Challenges in the Changing Peptide Regulatory Landscape

Although therapeutic peptides have a rich and long history, starting in 1923, when insulin from an animal origin was administered for the first time to a diabetic patient, the regulation requirements by the authorities with regards to generic synthetic peptides are still much less established compared to those applied to small molecules.

For a long time European Pharmacopoeia limited the maximal content of each impurity in the synthetic peptides to not more than 0.5%.

On the other side of the ocean, the FDA only recently published new guidance for the industry on “ANDAs for Certain Highly Purified Synthetic Peptide Drug Products That Refer to Listed Drugs of rDNA Origin”, which details the agency’s view on the expected quality of generic peptides.

According to this guide each impurity present at a level above 0.10%, if not present in RLD, should be assessed for immunogenicity. Factually this requirement directs the process development to have APIs with as little as possible new impurities at a level above 0.10%.

This new desired level of control leaves behind even the most well-known requirements for small molecules, where each identified impurity can be present at a level of up to 0.15%.

To address this challenging demand, a strict control strategy should be in place, both at upstream and downstream levels of the peptide production process. Such control starts from the protected amino acids, the basic building blocks used for solid-phase peptide synthesis.

Each impurity present in a commercial amino acid can potentially enter the peptide sequence and form a peptide impurity, which should be then purified, wasting the resources and reducing the product yield. In general, the smaller the molecule, the easier to control its quality and higher the control efficiency.

Another class of impurities obtained during peptide production are synthesis-related, such as omissions and extra-insertions of amino acids, incomplete deprotection, oxidation of amino acid residuals, oligomers formation, and so on.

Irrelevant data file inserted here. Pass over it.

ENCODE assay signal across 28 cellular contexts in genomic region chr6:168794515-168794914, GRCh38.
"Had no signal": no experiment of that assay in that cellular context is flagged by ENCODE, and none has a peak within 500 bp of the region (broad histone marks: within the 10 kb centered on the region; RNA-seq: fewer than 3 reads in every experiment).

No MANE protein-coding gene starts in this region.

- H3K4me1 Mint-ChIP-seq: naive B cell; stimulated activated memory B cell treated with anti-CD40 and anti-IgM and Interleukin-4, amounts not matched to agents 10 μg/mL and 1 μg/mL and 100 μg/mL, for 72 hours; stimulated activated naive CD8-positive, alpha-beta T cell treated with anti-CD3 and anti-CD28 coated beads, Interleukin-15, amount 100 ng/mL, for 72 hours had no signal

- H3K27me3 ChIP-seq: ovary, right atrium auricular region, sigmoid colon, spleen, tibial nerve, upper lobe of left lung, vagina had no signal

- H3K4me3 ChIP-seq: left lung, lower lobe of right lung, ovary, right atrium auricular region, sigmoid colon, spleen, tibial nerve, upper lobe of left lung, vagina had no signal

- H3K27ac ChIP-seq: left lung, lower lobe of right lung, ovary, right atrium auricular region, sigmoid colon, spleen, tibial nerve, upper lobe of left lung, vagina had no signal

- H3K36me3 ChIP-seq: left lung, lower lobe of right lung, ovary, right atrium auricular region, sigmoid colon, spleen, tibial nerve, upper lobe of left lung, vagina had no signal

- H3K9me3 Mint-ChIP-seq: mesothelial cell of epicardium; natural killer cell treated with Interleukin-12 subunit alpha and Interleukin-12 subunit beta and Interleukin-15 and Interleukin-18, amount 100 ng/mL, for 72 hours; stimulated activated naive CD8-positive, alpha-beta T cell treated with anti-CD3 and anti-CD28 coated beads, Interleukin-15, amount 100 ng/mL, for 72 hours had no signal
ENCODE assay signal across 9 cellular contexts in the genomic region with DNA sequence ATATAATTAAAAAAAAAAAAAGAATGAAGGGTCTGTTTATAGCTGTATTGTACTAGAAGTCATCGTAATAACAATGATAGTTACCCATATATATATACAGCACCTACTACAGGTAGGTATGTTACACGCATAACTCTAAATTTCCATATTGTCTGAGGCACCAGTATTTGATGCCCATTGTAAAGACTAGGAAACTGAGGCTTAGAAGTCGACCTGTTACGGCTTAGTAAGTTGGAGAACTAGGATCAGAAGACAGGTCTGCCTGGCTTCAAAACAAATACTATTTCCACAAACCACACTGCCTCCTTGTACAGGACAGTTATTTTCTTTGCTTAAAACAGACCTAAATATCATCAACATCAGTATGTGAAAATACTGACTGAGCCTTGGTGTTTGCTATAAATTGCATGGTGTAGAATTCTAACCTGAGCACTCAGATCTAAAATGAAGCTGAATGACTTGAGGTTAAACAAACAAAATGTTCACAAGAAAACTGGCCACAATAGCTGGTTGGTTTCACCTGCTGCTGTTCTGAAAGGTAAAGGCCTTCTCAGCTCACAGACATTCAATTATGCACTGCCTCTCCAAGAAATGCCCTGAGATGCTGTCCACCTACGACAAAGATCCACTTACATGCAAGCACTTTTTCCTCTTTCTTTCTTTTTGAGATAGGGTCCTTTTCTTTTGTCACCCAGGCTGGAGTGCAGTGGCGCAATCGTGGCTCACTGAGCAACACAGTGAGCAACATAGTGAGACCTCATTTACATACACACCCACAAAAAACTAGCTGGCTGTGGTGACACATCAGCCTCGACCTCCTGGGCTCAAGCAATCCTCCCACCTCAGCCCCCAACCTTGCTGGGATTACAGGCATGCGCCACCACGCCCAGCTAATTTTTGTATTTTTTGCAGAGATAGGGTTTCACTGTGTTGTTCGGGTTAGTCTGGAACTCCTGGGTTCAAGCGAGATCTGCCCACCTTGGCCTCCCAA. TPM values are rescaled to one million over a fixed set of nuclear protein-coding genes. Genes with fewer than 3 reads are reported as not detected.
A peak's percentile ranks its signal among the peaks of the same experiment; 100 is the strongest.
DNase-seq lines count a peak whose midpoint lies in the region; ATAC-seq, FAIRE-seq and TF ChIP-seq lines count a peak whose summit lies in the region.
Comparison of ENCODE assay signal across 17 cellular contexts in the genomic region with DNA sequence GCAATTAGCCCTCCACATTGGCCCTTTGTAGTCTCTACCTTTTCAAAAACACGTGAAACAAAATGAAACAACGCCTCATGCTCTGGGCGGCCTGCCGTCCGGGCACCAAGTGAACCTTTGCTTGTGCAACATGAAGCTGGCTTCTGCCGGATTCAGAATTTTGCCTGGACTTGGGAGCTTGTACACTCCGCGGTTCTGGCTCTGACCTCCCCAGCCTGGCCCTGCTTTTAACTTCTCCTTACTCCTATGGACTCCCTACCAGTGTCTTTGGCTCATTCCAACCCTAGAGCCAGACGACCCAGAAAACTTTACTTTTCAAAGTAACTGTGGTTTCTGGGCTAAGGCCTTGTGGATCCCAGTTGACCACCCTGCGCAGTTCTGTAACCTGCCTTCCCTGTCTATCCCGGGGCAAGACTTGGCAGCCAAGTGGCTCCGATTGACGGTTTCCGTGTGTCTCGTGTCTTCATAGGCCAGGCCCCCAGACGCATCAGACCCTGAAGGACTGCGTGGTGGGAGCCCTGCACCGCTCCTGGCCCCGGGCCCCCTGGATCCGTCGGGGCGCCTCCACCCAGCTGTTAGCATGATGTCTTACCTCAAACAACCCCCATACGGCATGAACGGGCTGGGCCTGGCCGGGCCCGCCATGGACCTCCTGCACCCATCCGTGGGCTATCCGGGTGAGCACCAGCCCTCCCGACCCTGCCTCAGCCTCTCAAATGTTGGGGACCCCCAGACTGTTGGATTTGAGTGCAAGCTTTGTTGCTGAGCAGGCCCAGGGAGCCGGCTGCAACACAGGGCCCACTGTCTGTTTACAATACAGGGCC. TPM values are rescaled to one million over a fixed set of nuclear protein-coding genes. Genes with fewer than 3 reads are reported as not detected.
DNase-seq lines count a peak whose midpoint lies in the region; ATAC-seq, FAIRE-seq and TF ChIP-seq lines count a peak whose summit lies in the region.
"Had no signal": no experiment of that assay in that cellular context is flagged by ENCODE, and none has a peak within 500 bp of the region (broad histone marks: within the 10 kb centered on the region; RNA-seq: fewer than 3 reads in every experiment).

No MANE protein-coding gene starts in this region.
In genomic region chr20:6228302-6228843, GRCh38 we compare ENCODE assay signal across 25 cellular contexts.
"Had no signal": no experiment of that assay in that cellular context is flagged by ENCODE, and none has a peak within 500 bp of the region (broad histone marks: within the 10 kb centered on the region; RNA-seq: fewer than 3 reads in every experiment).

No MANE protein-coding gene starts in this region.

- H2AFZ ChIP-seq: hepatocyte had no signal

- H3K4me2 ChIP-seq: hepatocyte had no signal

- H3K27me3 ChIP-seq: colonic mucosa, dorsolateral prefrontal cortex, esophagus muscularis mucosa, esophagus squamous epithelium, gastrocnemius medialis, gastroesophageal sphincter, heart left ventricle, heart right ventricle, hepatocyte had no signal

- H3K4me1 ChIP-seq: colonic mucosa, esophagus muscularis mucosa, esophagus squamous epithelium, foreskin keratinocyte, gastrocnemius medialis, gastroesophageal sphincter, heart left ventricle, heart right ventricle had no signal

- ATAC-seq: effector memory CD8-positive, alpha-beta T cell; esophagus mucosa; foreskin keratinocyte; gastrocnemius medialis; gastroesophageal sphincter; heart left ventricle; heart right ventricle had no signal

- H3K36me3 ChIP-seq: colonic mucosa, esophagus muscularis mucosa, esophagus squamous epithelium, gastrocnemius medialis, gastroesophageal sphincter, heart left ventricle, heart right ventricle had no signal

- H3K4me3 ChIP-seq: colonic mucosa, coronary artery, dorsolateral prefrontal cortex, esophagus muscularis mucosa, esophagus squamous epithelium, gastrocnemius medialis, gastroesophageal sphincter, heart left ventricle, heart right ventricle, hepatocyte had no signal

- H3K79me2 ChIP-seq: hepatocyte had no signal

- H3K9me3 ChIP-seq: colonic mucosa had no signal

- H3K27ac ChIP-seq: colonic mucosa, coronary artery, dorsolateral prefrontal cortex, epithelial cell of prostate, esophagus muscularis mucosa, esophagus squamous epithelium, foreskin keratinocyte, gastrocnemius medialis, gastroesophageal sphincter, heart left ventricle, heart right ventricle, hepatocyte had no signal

Thorough process understanding and systematic reaction optimization makes it possible to maximally reduce the formation of these impurities thus simplifying the downstream purification, making it predictable and reproducible.

Peptide synthesis strategy, where several short fragments, all of which are first synthesized in a solid phase, are then linked between them in solution, called hybrid synthesis. This approach is especially effective for production of long sequences (> 30 amino acids).

The longer the peptide sequence, the more potential impurities can be present in the product. At some stage, notwithstanding the state-of-art analytical technology, it’s difficult to resolve all the potential impurities from the main peak.

In these cases the control of impurities content can be done in intermediate (shorter) fragments and the final material includes control of impurities, originating only from the coupling of short fragments.

Downstream processing of the synthesized sequence is the last gatekeeper of the peptide production process. During chromatographic purification(s) the peptide quality is polished to achieve the target content of impurities.

Substantial amount of material and time resources is consumed particularly at purification step. Continuous purification technology, which became available lately, has a potential to reduce significantly the time required for chromatographic purification and to increase the process yield.

The combination of tight control strategy and state-of-art production and analysis technology makes the synthetic peptides products competitive and quality consistent.

About the author

Pavel Parkhomyuk holds a PhD in Biophysical Chemistry from Ben-Gurion University. Pavel has been working at Teva for over 19 years, and is currently Complex API Science, Technology and CMC Manager at Teva api R&D. His previous roles include: Coordinator in Analytical R&D, and DMF-to-Launch R&D Group Leader.